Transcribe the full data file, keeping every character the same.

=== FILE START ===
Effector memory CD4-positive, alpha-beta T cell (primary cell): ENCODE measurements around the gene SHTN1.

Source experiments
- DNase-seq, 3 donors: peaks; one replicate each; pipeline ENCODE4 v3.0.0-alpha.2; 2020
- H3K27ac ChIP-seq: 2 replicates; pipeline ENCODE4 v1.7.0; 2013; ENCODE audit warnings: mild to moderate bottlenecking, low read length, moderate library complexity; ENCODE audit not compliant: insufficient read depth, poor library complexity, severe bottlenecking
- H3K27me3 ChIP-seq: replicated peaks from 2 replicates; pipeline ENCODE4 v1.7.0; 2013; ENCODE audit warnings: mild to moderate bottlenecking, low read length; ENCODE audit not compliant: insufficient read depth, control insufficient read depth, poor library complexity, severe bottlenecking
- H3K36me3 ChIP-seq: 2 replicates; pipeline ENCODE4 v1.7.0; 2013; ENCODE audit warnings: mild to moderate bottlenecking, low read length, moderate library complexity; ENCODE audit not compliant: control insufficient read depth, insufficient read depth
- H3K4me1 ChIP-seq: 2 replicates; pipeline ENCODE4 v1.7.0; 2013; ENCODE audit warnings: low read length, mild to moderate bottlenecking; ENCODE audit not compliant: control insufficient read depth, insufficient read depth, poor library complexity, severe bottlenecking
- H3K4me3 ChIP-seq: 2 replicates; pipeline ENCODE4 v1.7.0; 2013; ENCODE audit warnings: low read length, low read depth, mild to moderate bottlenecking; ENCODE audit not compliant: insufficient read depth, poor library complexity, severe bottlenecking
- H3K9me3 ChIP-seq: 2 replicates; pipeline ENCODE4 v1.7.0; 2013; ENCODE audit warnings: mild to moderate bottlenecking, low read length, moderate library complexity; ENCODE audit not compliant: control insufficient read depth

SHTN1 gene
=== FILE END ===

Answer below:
Effector memory CD4-positive, alpha-beta T cell (primary cell): ENCODE measurements around the gene SHTN1.

Source experiments
- DNase-seq, 3 donors: peaks; one replicate each; pipeline ENCODE4 v3.0.0-alpha.2; 2020
- H3K27ac ChIP-seq: 2 replicates; pipeline ENCODE4 v1.7.0; 2013; ENCODE audit warnings: mild to moderate bottlenecking, low read length, moderate library complexity; ENCODE audit not compliant: insufficient read depth, poor library complexity, severe bottlenecking
- H3K27me3 ChIP-seq: replicated peaks from 2 replicates; pipeline ENCODE4 v1.7.0; 2013; ENCODE audit warnings: mild to moderate bottlenecking, low read length; ENCODE audit not compliant: insufficient read depth, control insufficient read depth, poor library complexity, severe bottlenecking
- H3K36me3 ChIP-seq: 2 replicates; pipeline ENCODE4 v1.7.0; 2013; ENCODE audit warnings: mild to moderate bottlenecking, low read length, moderate library complexity; ENCODE audit not compliant: control insufficient read depth, insufficient read depth
- H3K4me1 ChIP-seq: 2 replicates; pipeline ENCODE4 v1.7.0; 2013; ENCODE audit warnings: low read length, mild to moderate bottlenecking; ENCODE audit not compliant: control insufficient read depth, insufficient read depth, poor library complexity, severe bottlenecking
- H3K4me3 ChIP-seq: 2 replicates; pipeline ENCODE4 v1.7.0; 2013; ENCODE audit warnings: low read length, low read depth, mild to moderate bottlenecking; ENCODE audit not compliant: insufficient read depth, poor library complexity, severe bottlenecking
- H3K9me3 ChIP-seq: 2 replicates; pipeline ENCODE4 v1.7.0; 2013; ENCODE audit warnings: mild to moderate bottlenecking, low read length, moderate library complexity; ENCODE audit not compliant: control insufficient read depth

SHTN1 gene